|Publication number||US8109807 B2|
|Application number||US 12/433,411|
|Publication date||Feb 7, 2012|
|Filing date||Apr 30, 2009|
|Priority date||Apr 30, 2008|
|Also published as||DE102008021746A1, EP2280872A1, EP2280872B1, US20100000572, WO2009132847A1|
|Publication number||12433411, 433411, US 8109807 B2, US 8109807B2, US-B2-8109807, US8109807 B2, US8109807B2|
|Inventors||Sebastian Giljohann, Manfred Paul|
|Original Assignee||Lufthansa Technik Ag|
|Export Citation||BiBTeX, EndNote, RefMan|
|Patent Citations (13), Non-Patent Citations (2), Classifications (16), Legal Events (2)|
|External Links: USPTO, USPTO Assignment, Espacenet|
This application claims the priority of German Patent Application No. 10 2008 021 746.8, filed Apr. 30, 2008, the contents of which are incorporated herein by reference.
The invention relates to an apparatus, an arrangement and a method for cleaning an aircraft jet engine.
Aircraft jet engines possess in a known way one or more compressor stages, a combustion chamber and also one or more turbine stages. In the turbine stages, the hot combustion gases coming from the combustion chamber discharge part of their thermal and mechanical energy which is utilized in order to drive the compressor stages. Jet engines of commercial aircraft nowadays have most predominantly what is known as a turbofan which is arranged upstream of the compressor stages and, as a rule, has a considerably larger diameter than the compressor stages. The turbofan is likewise driven by the turbine stages and allows a considerable part of the air flowing overall through the engine to flow as what is known as a secondary airstream past the compressor stages, the combustion chamber and the turbine stages. By means of such a secondary stream, the efficiency of an engine can be increased considerably, and, moreover, care can also be taken to ensure an improved noise insulation of the engine.
A contamination of an aircraft jet engine may lead to a reduction in efficiency, thus resulting in an increased fuel consumption and consequently in increased environmental pollution. The contamination may be caused, for example, by insects, dust, salt mist or other environmental impurities. Parts of the engine may be contaminated by combustion residues from the combustion chamber. These impurities form a coating on those parts of an aircraft engine through which air flows, and are detrimental to the surface quality. The thermodynamic efficiency of the engine is consequently impaired. In this case, in particular, mention must be made of the blades in the compressor stages, the contamination of which blades has a considerable influence on the efficiency of the overall engine.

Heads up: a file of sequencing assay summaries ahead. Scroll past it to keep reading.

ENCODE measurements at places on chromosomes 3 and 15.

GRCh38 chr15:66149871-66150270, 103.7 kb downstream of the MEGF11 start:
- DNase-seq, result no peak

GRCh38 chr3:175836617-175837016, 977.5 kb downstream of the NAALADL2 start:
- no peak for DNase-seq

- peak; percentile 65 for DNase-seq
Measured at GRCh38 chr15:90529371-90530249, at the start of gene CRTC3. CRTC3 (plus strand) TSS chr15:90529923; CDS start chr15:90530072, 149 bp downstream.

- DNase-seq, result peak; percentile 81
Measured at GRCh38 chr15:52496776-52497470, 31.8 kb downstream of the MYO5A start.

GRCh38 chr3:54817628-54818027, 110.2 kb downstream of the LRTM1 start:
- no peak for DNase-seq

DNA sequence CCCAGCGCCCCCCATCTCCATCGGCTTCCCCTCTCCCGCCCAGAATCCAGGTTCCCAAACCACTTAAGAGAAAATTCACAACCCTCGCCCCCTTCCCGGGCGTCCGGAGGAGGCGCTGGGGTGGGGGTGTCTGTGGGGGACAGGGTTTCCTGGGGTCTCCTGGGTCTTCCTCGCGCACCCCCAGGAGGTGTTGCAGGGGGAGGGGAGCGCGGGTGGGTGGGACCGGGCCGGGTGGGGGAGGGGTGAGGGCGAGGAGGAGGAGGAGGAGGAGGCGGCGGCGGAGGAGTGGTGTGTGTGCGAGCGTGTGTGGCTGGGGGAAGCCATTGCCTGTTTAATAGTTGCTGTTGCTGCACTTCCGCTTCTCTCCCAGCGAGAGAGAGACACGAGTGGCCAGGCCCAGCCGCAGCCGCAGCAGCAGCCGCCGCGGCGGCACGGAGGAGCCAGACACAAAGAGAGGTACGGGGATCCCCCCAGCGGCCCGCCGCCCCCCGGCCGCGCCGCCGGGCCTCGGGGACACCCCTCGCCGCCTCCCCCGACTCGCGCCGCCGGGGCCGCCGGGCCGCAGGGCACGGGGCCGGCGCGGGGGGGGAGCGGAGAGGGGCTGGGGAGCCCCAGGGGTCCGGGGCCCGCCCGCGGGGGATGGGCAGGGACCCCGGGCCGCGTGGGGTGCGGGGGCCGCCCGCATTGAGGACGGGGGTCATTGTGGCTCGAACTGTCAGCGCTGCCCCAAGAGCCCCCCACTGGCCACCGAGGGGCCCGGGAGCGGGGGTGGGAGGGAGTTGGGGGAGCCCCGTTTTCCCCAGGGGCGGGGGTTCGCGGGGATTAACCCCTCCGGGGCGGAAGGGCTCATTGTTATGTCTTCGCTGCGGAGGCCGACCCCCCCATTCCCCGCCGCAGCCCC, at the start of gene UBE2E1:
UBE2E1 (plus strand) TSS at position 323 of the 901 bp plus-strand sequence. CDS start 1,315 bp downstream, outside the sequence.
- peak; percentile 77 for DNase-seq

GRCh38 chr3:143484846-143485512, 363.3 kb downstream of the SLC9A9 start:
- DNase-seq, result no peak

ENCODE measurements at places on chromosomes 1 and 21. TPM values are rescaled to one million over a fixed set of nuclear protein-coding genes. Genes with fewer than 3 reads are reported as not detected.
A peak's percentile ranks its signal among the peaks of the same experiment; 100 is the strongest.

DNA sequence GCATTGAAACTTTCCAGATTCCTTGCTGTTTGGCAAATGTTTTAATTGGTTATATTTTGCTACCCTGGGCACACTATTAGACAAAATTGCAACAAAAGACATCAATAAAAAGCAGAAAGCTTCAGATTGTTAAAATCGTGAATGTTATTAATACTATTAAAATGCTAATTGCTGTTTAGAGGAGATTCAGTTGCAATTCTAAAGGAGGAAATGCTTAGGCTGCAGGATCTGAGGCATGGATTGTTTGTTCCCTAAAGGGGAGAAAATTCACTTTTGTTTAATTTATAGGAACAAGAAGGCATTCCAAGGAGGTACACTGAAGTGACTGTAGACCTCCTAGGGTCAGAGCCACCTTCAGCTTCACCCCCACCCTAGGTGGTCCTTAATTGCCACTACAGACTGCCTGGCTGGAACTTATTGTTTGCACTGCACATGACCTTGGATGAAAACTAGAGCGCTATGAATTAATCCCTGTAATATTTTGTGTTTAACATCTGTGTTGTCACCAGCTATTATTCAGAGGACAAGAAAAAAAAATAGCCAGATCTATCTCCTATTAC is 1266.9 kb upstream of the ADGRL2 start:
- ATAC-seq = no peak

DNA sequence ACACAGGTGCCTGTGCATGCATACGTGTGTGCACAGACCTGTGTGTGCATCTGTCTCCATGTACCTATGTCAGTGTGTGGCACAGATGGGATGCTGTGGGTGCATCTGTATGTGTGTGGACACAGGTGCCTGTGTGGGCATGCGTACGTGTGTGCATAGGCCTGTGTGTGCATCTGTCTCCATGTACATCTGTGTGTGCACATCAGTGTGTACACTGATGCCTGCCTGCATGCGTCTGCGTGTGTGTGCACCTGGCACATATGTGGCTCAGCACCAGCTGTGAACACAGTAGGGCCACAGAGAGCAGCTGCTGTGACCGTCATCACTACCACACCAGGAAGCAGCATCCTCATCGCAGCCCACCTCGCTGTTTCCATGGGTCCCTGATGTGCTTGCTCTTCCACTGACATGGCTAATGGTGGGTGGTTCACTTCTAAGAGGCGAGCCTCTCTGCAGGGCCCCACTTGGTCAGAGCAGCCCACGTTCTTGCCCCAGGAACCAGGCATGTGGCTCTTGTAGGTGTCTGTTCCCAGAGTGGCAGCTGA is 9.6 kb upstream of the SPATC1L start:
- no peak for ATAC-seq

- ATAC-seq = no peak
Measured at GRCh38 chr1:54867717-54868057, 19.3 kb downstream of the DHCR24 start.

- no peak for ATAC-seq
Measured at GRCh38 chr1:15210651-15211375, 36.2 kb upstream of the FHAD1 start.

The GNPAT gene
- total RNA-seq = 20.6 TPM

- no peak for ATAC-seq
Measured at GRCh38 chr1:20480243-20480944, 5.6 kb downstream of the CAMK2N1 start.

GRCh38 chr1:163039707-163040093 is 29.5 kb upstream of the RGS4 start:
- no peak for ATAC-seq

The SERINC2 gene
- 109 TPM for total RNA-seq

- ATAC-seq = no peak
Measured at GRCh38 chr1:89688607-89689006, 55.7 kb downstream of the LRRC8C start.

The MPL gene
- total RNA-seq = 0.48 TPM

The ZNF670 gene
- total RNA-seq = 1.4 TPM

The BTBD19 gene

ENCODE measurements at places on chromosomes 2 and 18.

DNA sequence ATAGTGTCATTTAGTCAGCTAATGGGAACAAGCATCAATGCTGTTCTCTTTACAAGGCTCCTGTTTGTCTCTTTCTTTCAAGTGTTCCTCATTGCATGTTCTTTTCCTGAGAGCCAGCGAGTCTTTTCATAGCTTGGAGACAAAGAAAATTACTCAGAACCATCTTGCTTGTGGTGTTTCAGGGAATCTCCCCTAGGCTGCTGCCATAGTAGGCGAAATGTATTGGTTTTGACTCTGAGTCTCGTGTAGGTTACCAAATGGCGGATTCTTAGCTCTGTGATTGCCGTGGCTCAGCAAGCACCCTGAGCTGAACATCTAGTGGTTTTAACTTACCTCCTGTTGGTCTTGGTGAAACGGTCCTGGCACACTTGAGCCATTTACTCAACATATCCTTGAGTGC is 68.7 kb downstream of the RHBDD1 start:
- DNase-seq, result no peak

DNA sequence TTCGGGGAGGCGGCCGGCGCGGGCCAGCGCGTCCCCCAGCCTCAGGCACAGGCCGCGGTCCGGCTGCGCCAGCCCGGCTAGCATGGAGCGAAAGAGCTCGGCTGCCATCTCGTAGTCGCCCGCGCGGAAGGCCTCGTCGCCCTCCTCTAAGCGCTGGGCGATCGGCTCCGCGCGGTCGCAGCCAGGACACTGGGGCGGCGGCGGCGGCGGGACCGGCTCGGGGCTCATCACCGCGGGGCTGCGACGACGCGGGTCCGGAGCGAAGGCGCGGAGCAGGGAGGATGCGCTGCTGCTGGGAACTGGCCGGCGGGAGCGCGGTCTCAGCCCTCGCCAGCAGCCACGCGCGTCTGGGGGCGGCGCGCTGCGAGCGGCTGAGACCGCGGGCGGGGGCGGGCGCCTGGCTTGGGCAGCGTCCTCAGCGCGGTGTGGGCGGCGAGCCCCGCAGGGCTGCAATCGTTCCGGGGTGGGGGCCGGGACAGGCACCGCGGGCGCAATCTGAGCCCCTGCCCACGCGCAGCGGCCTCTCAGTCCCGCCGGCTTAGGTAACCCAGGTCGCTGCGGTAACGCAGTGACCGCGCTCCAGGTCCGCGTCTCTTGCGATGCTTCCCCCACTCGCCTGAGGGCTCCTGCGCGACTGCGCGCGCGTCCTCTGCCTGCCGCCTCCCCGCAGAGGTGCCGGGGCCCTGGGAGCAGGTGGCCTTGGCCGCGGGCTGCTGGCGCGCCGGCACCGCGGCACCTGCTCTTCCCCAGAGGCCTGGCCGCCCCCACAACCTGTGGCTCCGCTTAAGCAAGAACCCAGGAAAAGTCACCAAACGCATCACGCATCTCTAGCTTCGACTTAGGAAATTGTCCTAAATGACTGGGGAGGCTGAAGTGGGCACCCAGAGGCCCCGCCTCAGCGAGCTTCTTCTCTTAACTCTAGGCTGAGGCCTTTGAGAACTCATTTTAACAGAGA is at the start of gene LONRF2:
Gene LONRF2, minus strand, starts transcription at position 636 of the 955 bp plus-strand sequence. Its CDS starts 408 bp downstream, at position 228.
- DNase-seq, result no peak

To eliminate impurities, it is known to clean an engine by means of a cleaning liquid, as a rule hot water. WO 2005/120953 discloses an arrangement in which a plurality of cleaning nozzles are arranged upstream of the turbofan or of the compressor stages. The cleaning liquid is then sprayed into the engine. The engine may in this case rotate in what is known as the dry cranking mode, that is to say rotate the blades of the engine, without kerosene being burnt in the combustion chamber. By means of the cleaning liquid introduced into the engine, dirt is to be washed off from the surfaces of the engine components in this way.
Alternatively to the use of water as a cleaning medium, it is known to use coal dust. The coal dust is in this case introduced through nozzles into the engine, in the same way as water, and strips away impurities from surfaces by virtue of abrasive effects. However, the surface of the engine parts is also attacked by the coal dust, and therefore a cleaning medium such as coal dust is not suitable for the regular cleaning of aircraft engines. Moreover, in cleaning with coal dust, undesirable residues of the cleaning material remain behind in the engine.
The object on which the invention is based is to provide an apparatus, an arrangement and a method which allow an improved cleaning of aircraft engines.
Accordingly, the invention relates to an apparatus for cleaning a jet engine, with a supply device which makes a cleaning medium available, with a nozzle device which is designed for introducing the cleaning medium into the jet engine, and with a line connection between the supply device and the nozzle device, the cleaning medium having solid carbon dioxide or preferably consisting of this.
The invention relates, furthermore, to an arrangement consisting of a jet engine and of an apparatus according to the invention suitable for carrying out a cleaning of the jet engine, the apparatus suitable for carrying out the cleaning of the jet engine being arranged upstream of the turbofan or the compressor stages, such that the nozzles of the apparatus are directed onto the turbofan or the compressor stages.
The invention relates, furthermore, to a method for cleaning a jet engine by means of a cleaning agent, the cleaning agent used being solid carbon dioxide.
The solid carbon dioxide may be provided in the supply device in the form of pellets which are sprayed out of the nozzle device with the aid of a propellant gas. It is also possible, however, to provide liquid carbon dioxide as a precursor of the cleaning medium in the supply device. The liquid carbon dioxide, when it emerges from the nozzle device, solidifies at least partially and forms a solid component in the form of carbon dioxide flakes.